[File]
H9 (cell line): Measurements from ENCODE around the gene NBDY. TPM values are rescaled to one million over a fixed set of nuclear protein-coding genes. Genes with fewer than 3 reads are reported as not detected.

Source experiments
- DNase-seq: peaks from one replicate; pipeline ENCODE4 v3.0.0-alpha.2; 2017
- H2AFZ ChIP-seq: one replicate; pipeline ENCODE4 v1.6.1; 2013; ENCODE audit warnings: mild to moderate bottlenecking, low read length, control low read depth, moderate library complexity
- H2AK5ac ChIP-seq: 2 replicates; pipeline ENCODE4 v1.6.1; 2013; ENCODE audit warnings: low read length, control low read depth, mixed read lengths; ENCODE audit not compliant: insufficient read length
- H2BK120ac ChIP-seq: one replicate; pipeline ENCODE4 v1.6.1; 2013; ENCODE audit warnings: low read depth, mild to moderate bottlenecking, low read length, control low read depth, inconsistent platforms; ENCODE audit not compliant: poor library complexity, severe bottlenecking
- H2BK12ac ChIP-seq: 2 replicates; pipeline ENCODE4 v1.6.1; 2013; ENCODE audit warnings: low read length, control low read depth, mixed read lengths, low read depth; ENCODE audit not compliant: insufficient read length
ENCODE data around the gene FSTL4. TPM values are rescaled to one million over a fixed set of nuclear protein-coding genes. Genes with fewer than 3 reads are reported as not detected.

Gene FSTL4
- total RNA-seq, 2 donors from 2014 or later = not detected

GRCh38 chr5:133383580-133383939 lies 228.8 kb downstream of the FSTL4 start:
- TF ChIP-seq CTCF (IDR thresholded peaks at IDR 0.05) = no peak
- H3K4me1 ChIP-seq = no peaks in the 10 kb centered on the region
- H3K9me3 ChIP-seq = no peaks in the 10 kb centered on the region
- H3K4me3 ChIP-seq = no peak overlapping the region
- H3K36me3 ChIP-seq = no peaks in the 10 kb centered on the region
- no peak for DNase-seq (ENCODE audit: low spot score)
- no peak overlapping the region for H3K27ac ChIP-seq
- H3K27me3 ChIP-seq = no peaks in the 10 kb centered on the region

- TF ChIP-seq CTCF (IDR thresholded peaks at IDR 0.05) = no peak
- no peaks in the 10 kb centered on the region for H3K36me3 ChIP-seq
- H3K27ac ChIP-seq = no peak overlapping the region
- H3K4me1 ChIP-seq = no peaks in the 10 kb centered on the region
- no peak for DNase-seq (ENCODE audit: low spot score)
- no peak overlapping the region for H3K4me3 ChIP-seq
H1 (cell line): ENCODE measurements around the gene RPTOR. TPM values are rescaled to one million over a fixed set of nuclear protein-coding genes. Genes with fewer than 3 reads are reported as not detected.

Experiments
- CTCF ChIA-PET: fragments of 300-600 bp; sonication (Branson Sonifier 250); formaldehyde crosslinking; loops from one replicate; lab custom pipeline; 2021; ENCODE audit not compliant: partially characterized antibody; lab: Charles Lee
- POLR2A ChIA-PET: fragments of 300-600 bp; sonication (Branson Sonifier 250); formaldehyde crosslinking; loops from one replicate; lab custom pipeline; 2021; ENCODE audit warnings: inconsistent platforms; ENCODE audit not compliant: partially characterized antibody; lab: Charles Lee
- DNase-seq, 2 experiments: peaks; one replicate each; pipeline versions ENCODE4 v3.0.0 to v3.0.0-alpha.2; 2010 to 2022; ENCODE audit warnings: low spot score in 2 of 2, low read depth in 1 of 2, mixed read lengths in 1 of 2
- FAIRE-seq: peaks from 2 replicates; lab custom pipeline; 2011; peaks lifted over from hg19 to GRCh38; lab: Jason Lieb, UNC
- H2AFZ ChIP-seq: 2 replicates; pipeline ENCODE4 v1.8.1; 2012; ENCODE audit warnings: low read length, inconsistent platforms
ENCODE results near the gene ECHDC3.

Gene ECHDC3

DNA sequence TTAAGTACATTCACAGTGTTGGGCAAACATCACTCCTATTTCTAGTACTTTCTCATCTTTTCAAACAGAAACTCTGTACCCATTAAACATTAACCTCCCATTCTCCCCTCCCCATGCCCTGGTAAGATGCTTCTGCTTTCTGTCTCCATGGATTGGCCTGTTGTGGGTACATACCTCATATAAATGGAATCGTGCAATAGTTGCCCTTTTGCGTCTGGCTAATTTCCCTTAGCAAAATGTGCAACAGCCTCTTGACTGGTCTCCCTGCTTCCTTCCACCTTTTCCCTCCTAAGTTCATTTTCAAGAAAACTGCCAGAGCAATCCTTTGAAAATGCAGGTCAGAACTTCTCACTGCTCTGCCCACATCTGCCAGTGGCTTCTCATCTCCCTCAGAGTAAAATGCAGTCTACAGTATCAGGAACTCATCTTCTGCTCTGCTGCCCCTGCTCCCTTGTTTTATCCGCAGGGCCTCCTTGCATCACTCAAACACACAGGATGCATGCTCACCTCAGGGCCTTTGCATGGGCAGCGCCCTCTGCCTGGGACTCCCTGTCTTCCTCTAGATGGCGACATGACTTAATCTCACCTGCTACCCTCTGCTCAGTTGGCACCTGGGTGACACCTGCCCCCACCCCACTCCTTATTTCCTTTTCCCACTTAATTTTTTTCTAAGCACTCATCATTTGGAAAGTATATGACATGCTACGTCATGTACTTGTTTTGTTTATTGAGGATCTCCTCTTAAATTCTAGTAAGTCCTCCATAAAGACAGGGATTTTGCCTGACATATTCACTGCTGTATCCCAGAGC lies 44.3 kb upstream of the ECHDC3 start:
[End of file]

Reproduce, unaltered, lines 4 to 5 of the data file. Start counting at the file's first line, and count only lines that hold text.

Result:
- H2AFZ ChIP-seq: one replicate; pipeline ENCODE4 v1.6.1; 2013; ENCODE audit warnings: mild to moderate bottlenecking, low read length, control low read depth, moderate library complexity
- H2AK5ac ChIP-seq: 2 replicates; pipeline ENCODE4 v1.6.1; 2013; ENCODE audit warnings: low read length, control low read depth, mixed read lengths; ENCODE audit not compliant: insufficient read length